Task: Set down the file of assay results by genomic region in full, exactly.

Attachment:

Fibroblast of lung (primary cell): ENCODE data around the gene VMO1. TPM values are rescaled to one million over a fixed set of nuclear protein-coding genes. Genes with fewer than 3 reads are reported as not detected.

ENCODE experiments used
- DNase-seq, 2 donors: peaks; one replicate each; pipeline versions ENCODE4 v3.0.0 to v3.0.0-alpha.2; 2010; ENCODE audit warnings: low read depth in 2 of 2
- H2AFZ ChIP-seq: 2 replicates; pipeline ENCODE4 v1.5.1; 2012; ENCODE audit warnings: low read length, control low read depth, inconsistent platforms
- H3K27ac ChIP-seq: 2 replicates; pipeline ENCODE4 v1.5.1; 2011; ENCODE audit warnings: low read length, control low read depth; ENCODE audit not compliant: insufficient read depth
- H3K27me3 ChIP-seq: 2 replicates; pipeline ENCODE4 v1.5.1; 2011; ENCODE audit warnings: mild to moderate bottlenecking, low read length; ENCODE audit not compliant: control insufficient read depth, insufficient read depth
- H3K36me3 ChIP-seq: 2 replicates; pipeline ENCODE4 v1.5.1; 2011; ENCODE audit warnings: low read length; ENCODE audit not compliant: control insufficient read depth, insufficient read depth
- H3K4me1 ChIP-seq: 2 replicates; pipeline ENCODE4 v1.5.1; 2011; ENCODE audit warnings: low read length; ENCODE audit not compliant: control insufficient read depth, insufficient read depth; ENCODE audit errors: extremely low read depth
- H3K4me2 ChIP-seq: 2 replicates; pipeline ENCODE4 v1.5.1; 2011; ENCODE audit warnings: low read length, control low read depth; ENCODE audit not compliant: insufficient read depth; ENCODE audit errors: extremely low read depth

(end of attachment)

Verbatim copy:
Fibroblast of lung (primary cell): ENCODE data around the gene VMO1. TPM values are rescaled to one million over a fixed set of nuclear protein-coding genes. Genes with fewer than 3 reads are reported as not detected.

ENCODE experiments used
- DNase-seq, 2 donors: peaks; one replicate each; pipeline versions ENCODE4 v3.0.0 to v3.0.0-alpha.2; 2010; ENCODE audit warnings: low read depth in 2 of 2
- H2AFZ ChIP-seq: 2 replicates; pipeline ENCODE4 v1.5.1; 2012; ENCODE audit warnings: low read length, control low read depth, inconsistent platforms
- H3K27ac ChIP-seq: 2 replicates; pipeline ENCODE4 v1.5.1; 2011; ENCODE audit warnings: low read length, control low read depth; ENCODE audit not compliant: insufficient read depth
- H3K27me3 ChIP-seq: 2 replicates; pipeline ENCODE4 v1.5.1; 2011; ENCODE audit warnings: mild to moderate bottlenecking, low read length; ENCODE audit not compliant: control insufficient read depth, insufficient read depth
- H3K36me3 ChIP-seq: 2 replicates; pipeline ENCODE4 v1.5.1; 2011; ENCODE audit warnings: low read length; ENCODE audit not compliant: control insufficient read depth, insufficient read depth
- H3K4me1 ChIP-seq: 2 replicates; pipeline ENCODE4 v1.5.1; 2011; ENCODE audit warnings: low read length; ENCODE audit not compliant: control insufficient read depth, insufficient read depth; ENCODE audit errors: extremely low read depth
- H3K4me2 ChIP-seq: 2 replicates; pipeline ENCODE4 v1.5.1; 2011; ENCODE audit warnings: low read length, control low read depth; ENCODE audit not compliant: insufficient read depth; ENCODE audit errors: extremely low read depth